Article first published in The Tax Journal, 21 May 2007
As an advocate I subscribe to the view that anything that hinders my opponent must help my client and vice versa. Classifying propositions of law as a help or a hindrance is therefore typically my first port of call. What then of the current vogue for relying upon the propositions of law to be derived from ECJ judgments.
Article first published in The Tax Journal, 5 March 2007
When I started to think about this article, I expected to be able to comment on how long it had taken for any party to an appeal to the Tribunal to rely on EC law. I would not have been right. It is certainly true that early VAT decisions of the Tribunal, and of the Courts on appeal, approached the interpretation and application of the legislation as a
First Published in Euromoney Competition & Antitrust Review 2007, pages 20 – 21
After many years of debate and dithering the United Kingdom took the bold decision after the election of the Labour Government in 1997, that it was time to align its competitive laws, at least in substantive terms, with those of the EC.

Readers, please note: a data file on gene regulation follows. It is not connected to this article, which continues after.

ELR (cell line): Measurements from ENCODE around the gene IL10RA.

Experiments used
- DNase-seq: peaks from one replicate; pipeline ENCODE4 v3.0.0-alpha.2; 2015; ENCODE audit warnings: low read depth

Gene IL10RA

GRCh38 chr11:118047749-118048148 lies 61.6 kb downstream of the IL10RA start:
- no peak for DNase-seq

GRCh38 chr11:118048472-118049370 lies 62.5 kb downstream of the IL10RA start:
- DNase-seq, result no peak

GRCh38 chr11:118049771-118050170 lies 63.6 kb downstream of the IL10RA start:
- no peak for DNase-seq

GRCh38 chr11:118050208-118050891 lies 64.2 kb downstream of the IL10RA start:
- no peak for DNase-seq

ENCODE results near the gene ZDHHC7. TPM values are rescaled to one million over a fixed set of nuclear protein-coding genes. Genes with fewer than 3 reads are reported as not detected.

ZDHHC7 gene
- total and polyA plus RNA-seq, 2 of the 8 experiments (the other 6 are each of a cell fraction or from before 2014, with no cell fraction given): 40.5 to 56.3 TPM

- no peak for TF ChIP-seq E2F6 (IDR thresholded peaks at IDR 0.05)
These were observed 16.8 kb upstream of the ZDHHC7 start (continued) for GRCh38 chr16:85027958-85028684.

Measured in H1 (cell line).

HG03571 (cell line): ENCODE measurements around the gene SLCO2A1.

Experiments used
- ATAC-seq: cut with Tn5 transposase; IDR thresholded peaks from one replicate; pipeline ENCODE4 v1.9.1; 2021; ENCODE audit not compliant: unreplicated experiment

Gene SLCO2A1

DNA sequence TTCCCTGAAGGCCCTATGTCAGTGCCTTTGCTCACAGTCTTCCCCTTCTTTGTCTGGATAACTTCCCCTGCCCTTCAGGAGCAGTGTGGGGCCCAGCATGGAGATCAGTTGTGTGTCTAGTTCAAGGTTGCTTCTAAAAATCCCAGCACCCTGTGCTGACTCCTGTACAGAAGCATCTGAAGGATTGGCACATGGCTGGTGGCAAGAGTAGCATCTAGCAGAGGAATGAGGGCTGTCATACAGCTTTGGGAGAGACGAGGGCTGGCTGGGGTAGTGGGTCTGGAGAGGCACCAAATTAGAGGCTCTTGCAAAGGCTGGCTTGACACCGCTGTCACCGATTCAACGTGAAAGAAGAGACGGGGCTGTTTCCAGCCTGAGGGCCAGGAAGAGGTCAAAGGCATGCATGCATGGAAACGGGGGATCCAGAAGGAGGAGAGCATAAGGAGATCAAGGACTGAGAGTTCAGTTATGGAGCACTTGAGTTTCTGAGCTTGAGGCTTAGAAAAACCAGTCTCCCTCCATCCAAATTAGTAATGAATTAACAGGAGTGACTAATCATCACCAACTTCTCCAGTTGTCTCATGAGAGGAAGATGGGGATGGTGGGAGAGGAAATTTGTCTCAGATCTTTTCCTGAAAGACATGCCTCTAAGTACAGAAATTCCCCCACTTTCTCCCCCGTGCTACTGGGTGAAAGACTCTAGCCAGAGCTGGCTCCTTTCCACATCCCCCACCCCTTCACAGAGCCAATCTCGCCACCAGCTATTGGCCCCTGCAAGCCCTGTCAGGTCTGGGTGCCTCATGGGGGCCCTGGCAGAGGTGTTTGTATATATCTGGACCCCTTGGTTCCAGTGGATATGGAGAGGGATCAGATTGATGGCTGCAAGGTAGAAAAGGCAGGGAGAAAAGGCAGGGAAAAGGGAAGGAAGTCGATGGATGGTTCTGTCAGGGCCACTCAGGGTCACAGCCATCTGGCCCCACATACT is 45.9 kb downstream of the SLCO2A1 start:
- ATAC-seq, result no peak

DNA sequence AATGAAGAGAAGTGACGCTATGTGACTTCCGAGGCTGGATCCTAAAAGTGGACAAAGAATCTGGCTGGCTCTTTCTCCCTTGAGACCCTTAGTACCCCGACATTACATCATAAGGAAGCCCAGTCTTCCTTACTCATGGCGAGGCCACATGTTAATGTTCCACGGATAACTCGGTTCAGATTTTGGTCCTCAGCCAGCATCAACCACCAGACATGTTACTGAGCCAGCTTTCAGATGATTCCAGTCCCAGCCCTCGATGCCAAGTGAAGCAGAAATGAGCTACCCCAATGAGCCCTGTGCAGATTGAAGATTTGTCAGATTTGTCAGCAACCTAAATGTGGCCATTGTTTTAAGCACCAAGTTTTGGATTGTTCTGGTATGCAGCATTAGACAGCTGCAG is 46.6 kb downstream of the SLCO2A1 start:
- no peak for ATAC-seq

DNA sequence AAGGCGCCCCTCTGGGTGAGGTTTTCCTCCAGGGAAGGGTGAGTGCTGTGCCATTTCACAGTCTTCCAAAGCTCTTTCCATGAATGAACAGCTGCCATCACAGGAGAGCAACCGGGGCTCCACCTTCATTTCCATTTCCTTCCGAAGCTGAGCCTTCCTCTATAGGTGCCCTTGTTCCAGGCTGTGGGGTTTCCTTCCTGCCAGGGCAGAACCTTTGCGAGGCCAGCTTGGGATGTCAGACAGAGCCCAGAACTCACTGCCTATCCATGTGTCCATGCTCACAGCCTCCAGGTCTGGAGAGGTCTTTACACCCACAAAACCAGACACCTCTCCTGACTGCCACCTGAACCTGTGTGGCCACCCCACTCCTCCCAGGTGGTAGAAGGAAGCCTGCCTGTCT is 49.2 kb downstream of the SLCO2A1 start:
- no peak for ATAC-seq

Article first published in Legal Week, 15 February 2007
There should have been gasps of relief in boardrooms across the country last Friday. Was it confidence, insouciance or ignorance that led to the deafening silence? Last year the High Court decided that the price of data concerning horse races could only be set at cost of production plus a reasonable margin.
Article first published in The Tax Journal, 29 January 2007
Has there been a sea-change? In HMRC v Baines & Ernst the Court of Appeal had one of its first opportunities to consider the VAT unjust enrichment defence. The Court told HMRC that it had adduced no evidence to prove ‘passing on’. An experienced VAT Tribunal and the High Court had both concluded that the unjust enrichment defence had been proved by HMRC,
Breaching competition law can cost businesses dear. Those found to have infringed the competition rules may find themselves on the receiving end of hefty fines (up to 10 per cent of their worldwide turnover) as well as being exposed to damages claims in the courts.